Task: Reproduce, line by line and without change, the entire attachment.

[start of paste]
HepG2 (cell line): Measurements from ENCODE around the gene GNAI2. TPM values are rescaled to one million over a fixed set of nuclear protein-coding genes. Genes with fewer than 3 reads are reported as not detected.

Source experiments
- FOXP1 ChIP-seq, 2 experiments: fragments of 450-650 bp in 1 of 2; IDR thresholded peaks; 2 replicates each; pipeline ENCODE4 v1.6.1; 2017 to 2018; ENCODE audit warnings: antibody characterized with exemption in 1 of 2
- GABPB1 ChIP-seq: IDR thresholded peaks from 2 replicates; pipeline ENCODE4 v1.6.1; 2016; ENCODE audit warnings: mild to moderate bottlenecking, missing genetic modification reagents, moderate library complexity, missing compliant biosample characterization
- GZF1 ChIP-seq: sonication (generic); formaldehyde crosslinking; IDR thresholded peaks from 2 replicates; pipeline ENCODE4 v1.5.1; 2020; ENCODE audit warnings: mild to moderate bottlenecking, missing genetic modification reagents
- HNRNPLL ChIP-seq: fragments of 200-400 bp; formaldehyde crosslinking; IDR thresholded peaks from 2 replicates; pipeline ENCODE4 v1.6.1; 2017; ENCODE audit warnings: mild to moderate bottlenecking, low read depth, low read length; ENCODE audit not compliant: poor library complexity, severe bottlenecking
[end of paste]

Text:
HepG2 (cell line): Measurements from ENCODE around the gene GNAI2. TPM values are rescaled to one million over a fixed set of nuclear protein-coding genes. Genes with fewer than 3 reads are reported as not detected.

Source experiments
- FOXP1 ChIP-seq, 2 experiments: fragments of 450-650 bp in 1 of 2; IDR thresholded peaks; 2 replicates each; pipeline ENCODE4 v1.6.1; 2017 to 2018; ENCODE audit warnings: antibody characterized with exemption in 1 of 2
- GABPB1 ChIP-seq: IDR thresholded peaks from 2 replicates; pipeline ENCODE4 v1.6.1; 2016; ENCODE audit warnings: mild to moderate bottlenecking, missing genetic modification reagents, moderate library complexity, missing compliant biosample characterization
- GZF1 ChIP-seq: sonication (generic); formaldehyde crosslinking; IDR thresholded peaks from 2 replicates; pipeline ENCODE4 v1.5.1; 2020; ENCODE audit warnings: mild to moderate bottlenecking, missing genetic modification reagents
- HNRNPLL ChIP-seq: fragments of 200-400 bp; formaldehyde crosslinking; IDR thresholded peaks from 2 replicates; pipeline ENCODE4 v1.6.1; 2017; ENCODE audit warnings: mild to moderate bottlenecking, low read depth, low read length; ENCODE audit not compliant: poor library complexity, severe bottlenecking